The pair discussed a range of topics from the Blazers’ recent offseason moves, Carmelo Anthony, the cloud of COVID-19 next season and the letdown of the team’s 2018-19 performance.
When asked about the Blazer’s 2019-20 season 27 minutes into the podcast, Olshey described Portland's approach to every Bubble contest as a playoff game. But said, ultimately, the team didn't help its chances by giving away winnable games during the regular season.
“We put ourselves in that position, we were kind of cavalier about some games last year in our conference that we thought we could just maybe roll the ball out and go get a win and it backfired.”
“And those four or five losses that we absorbed in games that should have been wins is why we went into the bubble three and half games back with no chance at avoiding the Laker part of the bracket.”
“We ended up as an eight seed and if we were to take care of business with games that we thought were winnable games, instead of maybe losing focus a little bit and giving them away, we wouldn’t have been in that situation.”
On the return of Carmelo Anthony, 13 minutes in, Olshey discussed the “gravitas” that the 17-year veteran brought to the team, both on and off the court. He said he believed Anthony was keen to come back as he was being included in basketball decisions.
“Dame, CJ and Nurk they know the respect that Carmelo still commands from opposing defenses, the presence that he has on the court, the gravity that shifts when guys know they have to stay on him as a shooter, because they can’t cheat off of him, he’s still Carmelo Anthony.”
“But the other value that he provides is, for guys like Anfernee Simons, Zach Collins, Nassir Little, CJ Elleby, Gary Trent, he’s just a different aura.”
“They all respect Dame, he’s a Hall of Fame player, but he’s their contemporary more than Carmelo is. They grew up with his poster on the wall and that’s not being facetious.”
“One of the reasons Melo was willing to come back was because he is still treated like the Carmelo Anthony in his prime when it comes to accommodations, when it comes to being involved in organizational decisions and conversations that impact what we’re doing and our direction.”
Olshey said the team's newest additions would create a myriad of headaches for opposing teams on both sides of the ball. He said it was essential the team was able to maintain it’s offensive status, while improving defensive flexibility, 18 minutes in.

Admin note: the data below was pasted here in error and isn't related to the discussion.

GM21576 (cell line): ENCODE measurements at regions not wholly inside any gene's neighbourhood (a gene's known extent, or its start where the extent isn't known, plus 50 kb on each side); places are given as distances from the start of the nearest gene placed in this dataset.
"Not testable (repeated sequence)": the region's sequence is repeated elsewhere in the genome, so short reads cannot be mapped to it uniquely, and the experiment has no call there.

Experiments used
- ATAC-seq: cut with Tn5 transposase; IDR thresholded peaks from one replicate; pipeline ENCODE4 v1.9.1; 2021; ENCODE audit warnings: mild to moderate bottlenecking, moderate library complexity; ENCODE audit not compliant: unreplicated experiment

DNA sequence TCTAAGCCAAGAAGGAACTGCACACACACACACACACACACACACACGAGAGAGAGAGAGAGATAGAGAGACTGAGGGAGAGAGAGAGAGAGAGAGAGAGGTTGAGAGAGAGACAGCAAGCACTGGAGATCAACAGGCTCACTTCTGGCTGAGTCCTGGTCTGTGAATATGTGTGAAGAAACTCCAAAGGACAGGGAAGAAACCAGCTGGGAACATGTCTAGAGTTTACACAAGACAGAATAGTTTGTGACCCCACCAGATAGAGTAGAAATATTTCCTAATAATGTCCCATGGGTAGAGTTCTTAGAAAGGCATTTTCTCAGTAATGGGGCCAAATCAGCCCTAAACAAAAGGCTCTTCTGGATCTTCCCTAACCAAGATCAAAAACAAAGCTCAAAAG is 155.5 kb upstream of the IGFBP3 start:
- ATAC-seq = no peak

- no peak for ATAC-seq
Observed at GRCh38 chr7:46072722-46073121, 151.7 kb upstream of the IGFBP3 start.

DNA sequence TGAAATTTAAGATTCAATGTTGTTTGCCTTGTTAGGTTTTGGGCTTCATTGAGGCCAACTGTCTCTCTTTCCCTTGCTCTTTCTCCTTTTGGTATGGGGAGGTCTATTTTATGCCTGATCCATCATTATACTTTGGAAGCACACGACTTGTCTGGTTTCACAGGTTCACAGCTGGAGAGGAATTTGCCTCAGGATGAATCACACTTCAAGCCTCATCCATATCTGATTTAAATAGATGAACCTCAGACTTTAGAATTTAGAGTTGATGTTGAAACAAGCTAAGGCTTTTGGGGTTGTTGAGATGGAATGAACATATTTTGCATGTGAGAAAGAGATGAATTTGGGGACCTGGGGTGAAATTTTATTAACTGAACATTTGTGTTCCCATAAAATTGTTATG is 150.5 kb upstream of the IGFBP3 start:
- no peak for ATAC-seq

He added that while the Western Conference would again be extremely competitive, it kept team executives on their toes, pushing them to never “rest on their laurels”.
“It was my job and I take responsibility for the fact that I needed to make personnel additions that were going to be high-level impactful defenders.
“Prioritizing, flexibility on the wing, guys that could guard multiple positions, guys that could switch, guys with length, guys with toughness.”
“We went into this offseason we were a top three offense but we were a bottom three defense. My challenge was how do we balance that out, how do we gravitate closer to league average as a defensive team without sacrificing the elite offence we’ve become accustomed to.”
“We did get multiple two-way players, we’re going to be much better defensively, we’re going to be harder to play against.”
“Strategically we’ll be more disruptive, we’ll be able to get more deflections, turn people over, resulting in easier points.”
He also said it was important that in the case of Robert Covington, Derrick Jones Jr. and Enes Kanter, that they had come from extremely well-run organizations in the Houston Rockets, Miami Heat and Boston Celtics.
“The three main additions in Robert, Derrick and Enes, all come from incredibly well-coached, well-run programs.”
“Their transitions into our culture is going to be fairly seamless because they’re the kind of model franchises that we like to judge ourselves against.”
Finally, he talked about how the coronavirus had impacted the draft process and the inability for teams to properly evaluate and develop rookies and sophomores over a shortened offseason, 29 minutes in.
“We weren’t playing the uncertainty game and the upside of younger players, that’s why we moved out of the draft.
“I do think you’re going to find a lot of minimum guys that are veteran guys getting more minutes than they would normally expect. Because they get a coverage, they’re going to run a play correctly out of a time out. They’re going to know how to take care of the bodies on the road, they’re not going to be as vulnerable to the fatigue.”
He added that this was a challenge in evaluating the team’s second round draft pick CJ Elleby, 32 minutes in.
“The first time Terry, other than film, laid eyes on CJ Elleby was when he walked into the gym for his first day of workouts. He doesn’t really have any context of whether he can play or can’t play or even what his game is at this level.”
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